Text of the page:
Esaki:Under current circumstances it would be difficult to place the systems of one country in another country, but we are now started to see some facilities that had been concentrated in the Kanto region dispersed into the Kansai region. Next would be to further disperse the locations to Hokkaido and Kyushu, and thinking about overseas locations would be the step after that. And then the issue of economic security emerges. At this time, the issues would be whether the country's policies and a company's policies are the same or different, or how another country would cooperate. Particularly in the case of energy as a physical resource, even if you build power systems in Japan, you need the rare earth materials to run them or you won't get anywhere. That is why it is necessary to think about policy and businesses from a global, comprehensive perspective.

Sharing Will be the Trump Card for DX

Esaki:This discussion is titled "Initiatives for the Achievement of CN," but to achieve that, I think EP100 (100% energy productivity: increasing the energy efficiency of business) should be pursued instead of RE100 (100% renewable energy use). EP is not simply about turning off lights; it's an approach to switching from fluorescent to LED, and balancing energy conservation activities with improvements to the brightness of the workplace environment. Just like with cloud computing, migrating to the cloud improves security while reducing maintenance and personnel expenses, and it can also bring us closer to CN. I think that is where the incentive for a company to pursue CN lies.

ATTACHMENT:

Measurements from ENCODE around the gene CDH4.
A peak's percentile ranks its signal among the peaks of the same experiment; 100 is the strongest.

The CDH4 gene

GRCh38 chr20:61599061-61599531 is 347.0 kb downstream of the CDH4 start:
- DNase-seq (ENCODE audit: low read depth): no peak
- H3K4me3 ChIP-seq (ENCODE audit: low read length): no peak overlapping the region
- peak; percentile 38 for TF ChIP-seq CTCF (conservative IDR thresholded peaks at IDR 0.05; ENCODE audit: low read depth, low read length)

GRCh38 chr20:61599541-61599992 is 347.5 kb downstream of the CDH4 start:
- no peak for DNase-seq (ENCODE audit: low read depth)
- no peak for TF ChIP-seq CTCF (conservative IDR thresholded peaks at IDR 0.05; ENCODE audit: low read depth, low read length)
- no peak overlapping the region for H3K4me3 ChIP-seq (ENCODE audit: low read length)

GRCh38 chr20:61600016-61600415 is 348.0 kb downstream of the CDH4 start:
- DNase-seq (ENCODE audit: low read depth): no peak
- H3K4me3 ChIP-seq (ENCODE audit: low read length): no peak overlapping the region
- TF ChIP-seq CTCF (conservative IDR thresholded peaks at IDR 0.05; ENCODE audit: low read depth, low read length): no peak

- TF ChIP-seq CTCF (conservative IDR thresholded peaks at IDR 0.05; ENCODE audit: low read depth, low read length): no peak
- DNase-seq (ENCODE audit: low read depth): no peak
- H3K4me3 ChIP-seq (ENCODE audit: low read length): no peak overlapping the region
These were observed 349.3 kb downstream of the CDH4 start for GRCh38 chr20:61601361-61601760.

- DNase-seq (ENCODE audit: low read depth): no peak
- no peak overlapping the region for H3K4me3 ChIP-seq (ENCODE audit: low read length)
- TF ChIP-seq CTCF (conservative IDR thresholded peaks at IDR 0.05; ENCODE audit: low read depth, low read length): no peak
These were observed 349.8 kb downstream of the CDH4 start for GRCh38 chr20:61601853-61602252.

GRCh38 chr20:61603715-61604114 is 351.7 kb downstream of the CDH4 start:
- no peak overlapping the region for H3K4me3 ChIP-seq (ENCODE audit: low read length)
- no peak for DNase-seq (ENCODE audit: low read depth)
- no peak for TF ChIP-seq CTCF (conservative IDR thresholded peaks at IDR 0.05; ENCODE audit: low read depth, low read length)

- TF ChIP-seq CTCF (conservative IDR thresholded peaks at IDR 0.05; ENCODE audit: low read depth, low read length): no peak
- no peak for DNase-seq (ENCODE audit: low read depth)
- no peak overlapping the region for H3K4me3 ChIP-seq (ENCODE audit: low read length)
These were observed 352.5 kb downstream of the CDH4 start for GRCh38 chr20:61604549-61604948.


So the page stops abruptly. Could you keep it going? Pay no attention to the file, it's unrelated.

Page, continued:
Yamada:To pursue energy management on the consumer side on a widespread scale, I think a DX-based distributed energy platform is needed, but that possesses difficulties as long as it is not an industry.